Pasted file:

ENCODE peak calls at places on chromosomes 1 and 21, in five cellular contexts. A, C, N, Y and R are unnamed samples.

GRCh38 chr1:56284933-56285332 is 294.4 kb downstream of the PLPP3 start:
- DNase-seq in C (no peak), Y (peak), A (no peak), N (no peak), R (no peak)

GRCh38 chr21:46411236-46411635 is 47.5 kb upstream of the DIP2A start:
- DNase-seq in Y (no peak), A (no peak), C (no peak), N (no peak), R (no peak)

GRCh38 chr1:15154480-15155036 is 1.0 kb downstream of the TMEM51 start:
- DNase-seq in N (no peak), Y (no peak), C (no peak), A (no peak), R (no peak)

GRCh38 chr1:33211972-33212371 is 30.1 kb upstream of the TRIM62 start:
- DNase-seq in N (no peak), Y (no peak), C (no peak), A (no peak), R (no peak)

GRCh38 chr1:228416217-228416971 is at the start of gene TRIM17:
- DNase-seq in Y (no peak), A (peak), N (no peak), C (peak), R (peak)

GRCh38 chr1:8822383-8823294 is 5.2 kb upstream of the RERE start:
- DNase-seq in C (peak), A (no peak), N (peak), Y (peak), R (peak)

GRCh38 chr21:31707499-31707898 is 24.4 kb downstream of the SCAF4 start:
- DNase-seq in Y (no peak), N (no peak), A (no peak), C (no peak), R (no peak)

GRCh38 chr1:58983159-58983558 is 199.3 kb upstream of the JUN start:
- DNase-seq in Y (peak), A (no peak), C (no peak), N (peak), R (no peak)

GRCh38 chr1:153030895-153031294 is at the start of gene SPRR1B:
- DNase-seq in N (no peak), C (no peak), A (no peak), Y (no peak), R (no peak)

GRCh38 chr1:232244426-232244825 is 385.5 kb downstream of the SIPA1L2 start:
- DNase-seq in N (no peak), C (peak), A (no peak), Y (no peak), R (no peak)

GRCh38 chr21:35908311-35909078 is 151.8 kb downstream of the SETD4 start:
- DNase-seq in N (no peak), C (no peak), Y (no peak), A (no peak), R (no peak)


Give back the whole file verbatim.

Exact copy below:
ENCODE peak calls at places on chromosomes 1 and 21, in five cellular contexts. A, C, N, Y and R are unnamed samples.

GRCh38 chr1:56284933-56285332 is 294.4 kb downstream of the PLPP3 start:
- DNase-seq in C (no peak), Y (peak), A (no peak), N (no peak), R (no peak)

GRCh38 chr21:46411236-46411635 is 47.5 kb upstream of the DIP2A start:
- DNase-seq in Y (no peak), A (no peak), C (no peak), N (no peak), R (no peak)

GRCh38 chr1:15154480-15155036 is 1.0 kb downstream of the TMEM51 start:
- DNase-seq in N (no peak), Y (no peak), C (no peak), A (no peak), R (no peak)

GRCh38 chr1:33211972-33212371 is 30.1 kb upstream of the TRIM62 start:
- DNase-seq in N (no peak), Y (no peak), C (no peak), A (no peak), R (no peak)

GRCh38 chr1:228416217-228416971 is at the start of gene TRIM17:
- DNase-seq in Y (no peak), A (peak), N (no peak), C (peak), R (peak)

GRCh38 chr1:8822383-8823294 is 5.2 kb upstream of the RERE start:
- DNase-seq in C (peak), A (no peak), N (peak), Y (peak), R (peak)

GRCh38 chr21:31707499-31707898 is 24.4 kb downstream of the SCAF4 start:
- DNase-seq in Y (no peak), N (no peak), A (no peak), C (no peak), R (no peak)

GRCh38 chr1:58983159-58983558 is 199.3 kb upstream of the JUN start:
- DNase-seq in Y (peak), A (no peak), C (no peak), N (peak), R (no peak)

GRCh38 chr1:153030895-153031294 is at the start of gene SPRR1B:
- DNase-seq in N (no peak), C (no peak), A (no peak), Y (no peak), R (no peak)

GRCh38 chr1:232244426-232244825 is 385.5 kb downstream of the SIPA1L2 start:
- DNase-seq in N (no peak), C (peak), A (no peak), Y (no peak), R (no peak)

GRCh38 chr21:35908311-35909078 is 151.8 kb downstream of the SETD4 start:
- DNase-seq in N (no peak), C (no peak), Y (no peak), A (no peak), R (no peak)